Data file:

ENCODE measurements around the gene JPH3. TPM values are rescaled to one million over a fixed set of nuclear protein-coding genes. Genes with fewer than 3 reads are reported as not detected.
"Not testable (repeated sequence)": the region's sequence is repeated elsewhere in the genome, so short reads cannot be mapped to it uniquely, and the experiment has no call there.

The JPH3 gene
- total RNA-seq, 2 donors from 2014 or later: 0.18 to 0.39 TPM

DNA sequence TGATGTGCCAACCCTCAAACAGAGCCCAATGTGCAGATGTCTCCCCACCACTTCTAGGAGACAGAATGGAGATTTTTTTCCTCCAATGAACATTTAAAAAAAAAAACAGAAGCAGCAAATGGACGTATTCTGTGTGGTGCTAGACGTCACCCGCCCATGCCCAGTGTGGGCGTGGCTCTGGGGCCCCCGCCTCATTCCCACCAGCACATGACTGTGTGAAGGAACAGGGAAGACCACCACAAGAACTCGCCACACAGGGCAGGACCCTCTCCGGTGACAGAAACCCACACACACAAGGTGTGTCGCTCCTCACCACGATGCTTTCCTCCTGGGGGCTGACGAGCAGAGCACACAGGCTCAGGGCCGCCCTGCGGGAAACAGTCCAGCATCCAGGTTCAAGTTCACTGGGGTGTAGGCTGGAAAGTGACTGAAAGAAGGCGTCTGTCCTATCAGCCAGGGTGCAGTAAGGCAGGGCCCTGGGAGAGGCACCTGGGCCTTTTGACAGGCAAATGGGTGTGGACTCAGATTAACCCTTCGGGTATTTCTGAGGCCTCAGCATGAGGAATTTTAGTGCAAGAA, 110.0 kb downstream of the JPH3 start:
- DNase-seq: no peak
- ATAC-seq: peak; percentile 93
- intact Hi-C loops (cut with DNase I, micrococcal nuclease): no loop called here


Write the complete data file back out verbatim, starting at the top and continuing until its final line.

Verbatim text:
ENCODE measurements around the gene JPH3. TPM values are rescaled to one million over a fixed set of nuclear protein-coding genes. Genes with fewer than 3 reads are reported as not detected.
"Not testable (repeated sequence)": the region's sequence is repeated elsewhere in the genome, so short reads cannot be mapped to it uniquely, and the experiment has no call there.

The JPH3 gene
- total RNA-seq, 2 donors from 2014 or later: 0.18 to 0.39 TPM

DNA sequence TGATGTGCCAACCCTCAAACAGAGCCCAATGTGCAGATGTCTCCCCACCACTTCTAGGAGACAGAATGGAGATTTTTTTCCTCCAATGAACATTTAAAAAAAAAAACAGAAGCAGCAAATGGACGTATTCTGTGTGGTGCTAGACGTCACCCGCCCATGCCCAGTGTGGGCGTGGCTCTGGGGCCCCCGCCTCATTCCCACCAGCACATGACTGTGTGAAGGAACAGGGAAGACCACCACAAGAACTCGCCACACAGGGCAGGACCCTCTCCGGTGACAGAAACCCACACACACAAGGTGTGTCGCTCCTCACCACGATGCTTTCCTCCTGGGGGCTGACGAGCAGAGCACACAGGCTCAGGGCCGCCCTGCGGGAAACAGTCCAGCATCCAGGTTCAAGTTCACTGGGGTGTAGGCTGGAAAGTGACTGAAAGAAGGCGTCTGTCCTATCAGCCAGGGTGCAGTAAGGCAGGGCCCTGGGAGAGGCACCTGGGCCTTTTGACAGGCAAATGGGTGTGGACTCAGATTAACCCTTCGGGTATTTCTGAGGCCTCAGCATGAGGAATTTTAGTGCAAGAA, 110.0 kb downstream of the JPH3 start:
- DNase-seq: no peak
- ATAC-seq: peak; percentile 93
- intact Hi-C loops (cut with DNase I, micrococcal nuclease): no loop called here